John Gitau’s journey in entrepreneurship is a true testament that entrepreneurship is not for the faint-hearted but only the strong-willed win. Gitau started and closed many businesses but, years later, emerged victorious in the journey.
He is the proprietor of a successful learning institution in Nakuru –The Rift Valley Institute of Business Studies (RVIBS) –a technical and vocational training accredited institution that currently has six campuses.
Gitau started as an employee at Unilever, where he took home a fat salary. While still in employment, he set up a shop in Kahawa West in 1990.
Things, however, went south, forcing him to shut the business after just six months. Gitau decided to explore opportunities in other sectors and opened a hair and beauty salon in Umoja estate, Nairobi.
The business was promising at first, but it was not long before it collapsed. Gitau attributes the fall of his businesses to disagreements with family members who were at the helm of the two businesses.
“The problem was involving family members in the running and management of both businesses. Though both at first showed promise of doing well and expanding, disagreements and feuding with those entrusted to manage them are what contributed to the collapse. Unlike the case of hired workers one can fire, it is a different scenario with family members,’’ he said.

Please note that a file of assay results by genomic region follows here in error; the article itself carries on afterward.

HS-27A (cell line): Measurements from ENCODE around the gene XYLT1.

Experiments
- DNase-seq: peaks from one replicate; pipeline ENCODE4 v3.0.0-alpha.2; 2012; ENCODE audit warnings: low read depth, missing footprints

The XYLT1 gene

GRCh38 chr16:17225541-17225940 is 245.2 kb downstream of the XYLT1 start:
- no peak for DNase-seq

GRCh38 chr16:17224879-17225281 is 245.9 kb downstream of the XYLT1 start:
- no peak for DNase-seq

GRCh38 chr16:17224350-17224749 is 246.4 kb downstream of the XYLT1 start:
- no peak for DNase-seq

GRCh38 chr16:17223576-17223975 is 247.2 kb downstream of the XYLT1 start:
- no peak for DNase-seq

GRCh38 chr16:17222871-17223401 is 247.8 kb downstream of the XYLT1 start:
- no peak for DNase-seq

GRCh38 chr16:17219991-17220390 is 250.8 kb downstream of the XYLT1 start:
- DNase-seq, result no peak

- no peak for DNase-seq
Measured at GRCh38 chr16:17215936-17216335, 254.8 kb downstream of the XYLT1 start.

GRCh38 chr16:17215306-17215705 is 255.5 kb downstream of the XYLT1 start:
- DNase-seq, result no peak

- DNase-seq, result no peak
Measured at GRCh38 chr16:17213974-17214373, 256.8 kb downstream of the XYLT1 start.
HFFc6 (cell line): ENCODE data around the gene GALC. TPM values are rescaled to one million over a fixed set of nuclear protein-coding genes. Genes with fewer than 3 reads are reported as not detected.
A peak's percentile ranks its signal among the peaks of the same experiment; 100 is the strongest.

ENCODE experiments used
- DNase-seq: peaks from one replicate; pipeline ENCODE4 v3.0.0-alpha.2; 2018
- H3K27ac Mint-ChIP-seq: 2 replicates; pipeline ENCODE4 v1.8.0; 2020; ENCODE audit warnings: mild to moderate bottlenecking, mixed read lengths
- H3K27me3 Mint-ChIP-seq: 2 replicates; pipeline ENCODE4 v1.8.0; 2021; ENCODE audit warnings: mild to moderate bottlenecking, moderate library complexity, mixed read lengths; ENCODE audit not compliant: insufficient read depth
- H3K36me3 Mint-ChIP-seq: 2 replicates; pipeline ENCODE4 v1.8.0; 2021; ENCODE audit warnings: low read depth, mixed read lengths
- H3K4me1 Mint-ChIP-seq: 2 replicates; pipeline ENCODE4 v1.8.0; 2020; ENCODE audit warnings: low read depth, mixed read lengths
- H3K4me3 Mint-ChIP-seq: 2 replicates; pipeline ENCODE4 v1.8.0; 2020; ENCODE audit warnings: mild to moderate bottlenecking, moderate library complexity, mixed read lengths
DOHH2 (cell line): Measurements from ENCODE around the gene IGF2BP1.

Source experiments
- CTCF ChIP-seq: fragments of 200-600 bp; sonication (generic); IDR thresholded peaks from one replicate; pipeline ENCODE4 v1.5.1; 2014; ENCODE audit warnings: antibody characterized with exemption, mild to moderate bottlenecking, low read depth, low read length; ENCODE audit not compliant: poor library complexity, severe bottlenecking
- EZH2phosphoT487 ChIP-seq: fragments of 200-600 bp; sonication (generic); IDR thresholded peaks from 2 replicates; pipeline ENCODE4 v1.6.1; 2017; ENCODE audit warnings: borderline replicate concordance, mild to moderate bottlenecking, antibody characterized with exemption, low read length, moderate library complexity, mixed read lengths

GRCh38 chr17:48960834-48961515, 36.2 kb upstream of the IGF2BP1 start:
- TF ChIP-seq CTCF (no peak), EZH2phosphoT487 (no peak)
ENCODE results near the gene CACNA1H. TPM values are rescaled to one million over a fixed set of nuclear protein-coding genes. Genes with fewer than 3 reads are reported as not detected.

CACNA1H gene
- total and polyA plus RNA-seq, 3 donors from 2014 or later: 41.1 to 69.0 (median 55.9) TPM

He decided to take a break from entrepreneurship and concentrated on his employment. In 2006, after getting a transfer to Kericho, the urge to start a side hustle hit, and he set up a hair and beauty shop.
The business did so well, creating room for expansion to a cyber café which later transformed into a beauty school under the name Kericho Beauty School.
The businesses created a decent income prompting him to quit employment to focus on entrepreneurship fully; little did he know the worst was about to happen.
During the 2007/08 post-election violence, all his premises were looted and all equipment stolen taking him back to the drawing board.
“If there was anything I regretted, it was quitting formal employment as I had not anticipated the worst. The saving grace, however, was that I had terminal benefits, which I decided to invest in a college business in Nakuru town. This was mid-2008. I was picking up from where I had left, but with diversified courses on offer.’’ he added.
The business started at a very low pace prompting him to seek employment to keep it afloat. He was employed at Kenya Breweries Limited and used his earning to finance the business.
The college has presently seen over 5,000 students graduating since its inception, and it offers non-technical and technical courses. It is currently accredited to offer TVET courses.
Gitau advised those intending to try their hand at entrepreneurship to chase what they love adding that failure is part of growth in business.
“It is noble to fail while attempting to do something than to fail doing nothing. It was discouraging with each setback experienced along the process, but I soldiered on,’’ he said.